HILO, Hawaii (KHNL) - An image released by the Gemini Observatory on the Big Island brings into focus a new and remarkably detailed view of supersonic "bullets" of gas and the wakes created as they pierce through clouds of molecular hydrogen in the Orion Nebula. The image was made possible with new laser guide star adaptive optics technology that corrects in real time for image distortions caused by Earth's atmosphere.
The Orion Nebula is a star-forming region located relatively near to us, about 1,500 light-years away.
The Orion bullets were first seen in a visible-light image in 1983. The typical size of one of the bullet tips is about ten times the size of Pluto's orbit around the Sun. The wakes shown in the image are about a fifth of a light-year long.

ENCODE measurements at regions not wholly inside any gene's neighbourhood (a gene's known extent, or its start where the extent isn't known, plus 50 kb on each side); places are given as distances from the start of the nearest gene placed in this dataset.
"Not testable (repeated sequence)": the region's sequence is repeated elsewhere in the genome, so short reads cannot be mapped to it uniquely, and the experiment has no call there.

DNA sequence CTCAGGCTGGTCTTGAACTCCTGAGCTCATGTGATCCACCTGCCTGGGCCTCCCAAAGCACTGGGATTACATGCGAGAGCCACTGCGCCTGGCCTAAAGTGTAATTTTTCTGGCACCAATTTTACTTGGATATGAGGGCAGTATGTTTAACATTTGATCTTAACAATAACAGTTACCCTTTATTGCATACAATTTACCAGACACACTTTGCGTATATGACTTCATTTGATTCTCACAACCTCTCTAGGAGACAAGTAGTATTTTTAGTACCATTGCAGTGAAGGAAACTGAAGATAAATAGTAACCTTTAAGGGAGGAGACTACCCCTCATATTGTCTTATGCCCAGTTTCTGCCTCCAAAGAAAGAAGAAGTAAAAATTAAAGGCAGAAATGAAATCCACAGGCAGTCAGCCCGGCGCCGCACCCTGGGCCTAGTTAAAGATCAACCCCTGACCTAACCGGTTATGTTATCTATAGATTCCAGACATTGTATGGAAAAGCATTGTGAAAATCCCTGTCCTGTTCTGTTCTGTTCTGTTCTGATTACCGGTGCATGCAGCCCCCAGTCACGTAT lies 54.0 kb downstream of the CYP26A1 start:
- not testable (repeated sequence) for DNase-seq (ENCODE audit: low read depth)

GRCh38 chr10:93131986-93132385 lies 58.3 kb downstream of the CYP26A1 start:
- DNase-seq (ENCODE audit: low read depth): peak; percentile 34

"What I find stunning about the new image is the detail it shows, which was blurred out in any previous studies, revealing the structure of the bullets and their trailing wakes as they run into the surrounding molecular cloud," said Michael Burton of the University of New South Wales who, along with the late David Allen (Anglo-Australian Observatory) were the first to suggest the origin of these spectacular bullets 15 years ago.
"This level of precision will allow the evolution of the system to be followed over the next few years, for small changes in the structures are expected from year to year as the bullets continue their outward motion."